I started reading via audiobook Lionel Shriver’s We Need to Talk about Kevin back in September. Shriver is a favorite of mine — I’ve read and enjoyed So Much for That and, more recently, The New Republic. She’s often funny, but her humor is pitch black (the two books referenced above, for instance, center around degenerative disease, failing marriages, and terrorism, among other things), so when I heard that her earlier book We Need to Talk about Kevin had a Columbine style mass murderer at its center, I wasn’t surprised. I might have skipped it if I hadn’t seen the trailer for the movie, which looked very promising. The bleakness factor made it easier to handle in audio, on the treadmill, in small doses. While none of the characters are sympathetic, I was completely drawn in by the first paragraph, and wanted to continue, despite the dread of what was going to happen next. And I definitely wanted to see the movie once I finished the book.
If I’d doubted the relevance of this book for a minute, that was all over with the Newtown murders. I started to confuse the fictional teenager with the real one, and if anything, my need to finish it was even more urgent. While the weaponry and the age of the killer differ, there are a lot of parallels. Shriver has said in interviews that readers’ reactions to her story mostly fell into two groups: those who found the killer’s mother completely blameless — how could she have seen this coming? the kid was a bad seed! — and 100% at fault — of course he turned into a mass murderer! she was cold and incapable of loving him properly! She claims that this is what she intended. Another stark contrast is between Kevin’s parents: his mother believes he’s a disaster waiting to happen; his father believes he’s merely misunderstood. She makes all three of the basically unlikable characters completely believable. I have yet to watch the movie, but from the trailer it looks very true to the book:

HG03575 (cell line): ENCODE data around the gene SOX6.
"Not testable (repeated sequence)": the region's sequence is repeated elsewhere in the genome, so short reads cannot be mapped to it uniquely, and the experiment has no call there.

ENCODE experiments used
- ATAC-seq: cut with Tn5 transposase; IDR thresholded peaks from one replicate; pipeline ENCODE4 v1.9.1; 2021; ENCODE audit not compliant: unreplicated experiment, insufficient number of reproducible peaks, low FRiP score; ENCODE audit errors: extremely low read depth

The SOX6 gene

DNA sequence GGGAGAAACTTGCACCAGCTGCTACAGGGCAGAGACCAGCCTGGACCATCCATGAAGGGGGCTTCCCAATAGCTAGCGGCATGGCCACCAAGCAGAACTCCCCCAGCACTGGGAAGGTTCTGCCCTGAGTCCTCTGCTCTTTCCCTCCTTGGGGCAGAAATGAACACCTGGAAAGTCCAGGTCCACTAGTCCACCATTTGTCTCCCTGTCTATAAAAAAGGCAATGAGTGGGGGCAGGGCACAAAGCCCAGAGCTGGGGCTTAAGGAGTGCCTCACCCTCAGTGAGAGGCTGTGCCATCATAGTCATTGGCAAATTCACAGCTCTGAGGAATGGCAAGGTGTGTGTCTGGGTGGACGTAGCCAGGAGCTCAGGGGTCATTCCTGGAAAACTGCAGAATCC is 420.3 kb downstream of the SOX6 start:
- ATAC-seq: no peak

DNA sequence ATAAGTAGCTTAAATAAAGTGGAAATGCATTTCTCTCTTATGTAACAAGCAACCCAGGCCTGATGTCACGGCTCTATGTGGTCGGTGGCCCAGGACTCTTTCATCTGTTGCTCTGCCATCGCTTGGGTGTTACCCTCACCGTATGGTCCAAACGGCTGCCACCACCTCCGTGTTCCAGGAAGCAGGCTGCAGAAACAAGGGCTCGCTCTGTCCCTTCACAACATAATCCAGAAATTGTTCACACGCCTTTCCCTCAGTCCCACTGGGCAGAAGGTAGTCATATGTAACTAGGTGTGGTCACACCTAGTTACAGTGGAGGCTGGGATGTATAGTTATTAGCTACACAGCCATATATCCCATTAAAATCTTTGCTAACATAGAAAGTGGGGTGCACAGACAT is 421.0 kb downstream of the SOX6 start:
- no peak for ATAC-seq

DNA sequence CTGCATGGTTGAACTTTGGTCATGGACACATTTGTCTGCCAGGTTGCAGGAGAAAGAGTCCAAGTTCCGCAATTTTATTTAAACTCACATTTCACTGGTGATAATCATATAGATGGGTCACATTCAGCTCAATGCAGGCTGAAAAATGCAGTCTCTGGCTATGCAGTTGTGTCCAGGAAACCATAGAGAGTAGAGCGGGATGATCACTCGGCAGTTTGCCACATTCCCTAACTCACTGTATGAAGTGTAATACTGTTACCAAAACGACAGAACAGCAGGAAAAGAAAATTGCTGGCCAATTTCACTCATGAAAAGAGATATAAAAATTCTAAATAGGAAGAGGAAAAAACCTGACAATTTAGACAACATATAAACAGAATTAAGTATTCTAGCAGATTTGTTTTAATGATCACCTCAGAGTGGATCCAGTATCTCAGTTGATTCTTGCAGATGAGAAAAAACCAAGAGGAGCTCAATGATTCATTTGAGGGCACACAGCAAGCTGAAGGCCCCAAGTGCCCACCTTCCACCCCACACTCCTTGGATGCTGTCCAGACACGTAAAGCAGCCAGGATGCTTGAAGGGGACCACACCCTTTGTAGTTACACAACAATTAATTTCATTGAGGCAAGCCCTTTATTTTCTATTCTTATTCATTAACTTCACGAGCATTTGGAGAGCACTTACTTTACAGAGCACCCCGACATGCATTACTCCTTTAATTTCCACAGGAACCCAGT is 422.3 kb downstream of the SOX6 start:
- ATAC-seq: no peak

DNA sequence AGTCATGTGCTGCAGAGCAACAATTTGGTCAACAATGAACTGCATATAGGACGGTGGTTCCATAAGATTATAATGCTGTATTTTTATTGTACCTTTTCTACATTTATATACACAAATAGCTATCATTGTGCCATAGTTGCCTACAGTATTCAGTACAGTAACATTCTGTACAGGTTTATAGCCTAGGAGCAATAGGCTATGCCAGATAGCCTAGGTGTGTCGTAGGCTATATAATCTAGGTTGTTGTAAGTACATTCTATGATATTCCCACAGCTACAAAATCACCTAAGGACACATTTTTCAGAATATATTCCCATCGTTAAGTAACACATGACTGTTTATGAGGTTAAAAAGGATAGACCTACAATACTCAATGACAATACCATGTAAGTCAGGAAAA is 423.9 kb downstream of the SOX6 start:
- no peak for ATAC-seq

This wrist-breaker is hard to do justice to. Centering on one block of well-to-do Pepys Road in London, it has so many characters that more than once I had to stop and flip some pages: “Wait. WHO is this again?” It’s not that any character in this book is minor; they’re all completely drawn, and every one of them is important to the plot. It’s just that there are so many of them! A clueless banker and his spendthrift wife, the Polish carpenter remodeling their house, their Hungarian nanny, the Pakistani shopkeepers at the end of the street, a graffiti artist who carefully guards his identity, his feckless assistant, a Senegalese football player… this is by no means the whole list, but gives you an idea of the range and number of moving parts that Lanchester keeps chugging away, and meshing in unexpected ways.
This isn’t one of those character-driven novels where nothing happens, either. The plot is carried forward by a mystery: everyone on the street receives unsigned postcards, picturing their own doorways, with the phrase “We Want What You Have” written on the back: